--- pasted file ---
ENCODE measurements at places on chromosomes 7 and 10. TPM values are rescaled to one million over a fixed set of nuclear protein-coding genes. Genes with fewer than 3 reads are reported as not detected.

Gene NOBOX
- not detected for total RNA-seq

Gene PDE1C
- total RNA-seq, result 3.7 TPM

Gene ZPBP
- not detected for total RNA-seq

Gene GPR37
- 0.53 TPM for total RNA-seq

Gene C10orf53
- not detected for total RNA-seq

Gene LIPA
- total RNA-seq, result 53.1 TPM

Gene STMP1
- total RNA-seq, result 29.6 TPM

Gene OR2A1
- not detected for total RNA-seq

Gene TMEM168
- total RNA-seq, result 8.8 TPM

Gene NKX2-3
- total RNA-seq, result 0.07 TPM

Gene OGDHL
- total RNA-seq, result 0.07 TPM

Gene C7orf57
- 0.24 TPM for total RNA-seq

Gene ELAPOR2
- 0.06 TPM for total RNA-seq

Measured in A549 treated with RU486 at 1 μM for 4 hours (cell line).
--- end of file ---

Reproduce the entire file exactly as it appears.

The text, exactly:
ENCODE measurements at places on chromosomes 7 and 10. TPM values are rescaled to one million over a fixed set of nuclear protein-coding genes. Genes with fewer than 3 reads are reported as not detected.

Gene NOBOX
- not detected for total RNA-seq

Gene PDE1C
- total RNA-seq, result 3.7 TPM

Gene ZPBP
- not detected for total RNA-seq

Gene GPR37
- 0.53 TPM for total RNA-seq

Gene C10orf53
- not detected for total RNA-seq

Gene LIPA
- total RNA-seq, result 53.1 TPM

Gene STMP1
- total RNA-seq, result 29.6 TPM

Gene OR2A1
- not detected for total RNA-seq

Gene TMEM168
- total RNA-seq, result 8.8 TPM

Gene NKX2-3
- total RNA-seq, result 0.07 TPM

Gene OGDHL
- total RNA-seq, result 0.07 TPM

Gene C7orf57
- 0.24 TPM for total RNA-seq

Gene ELAPOR2
- 0.06 TPM for total RNA-seq

Measured in A549 treated with RU486 at 1 μM for 4 hours (cell line).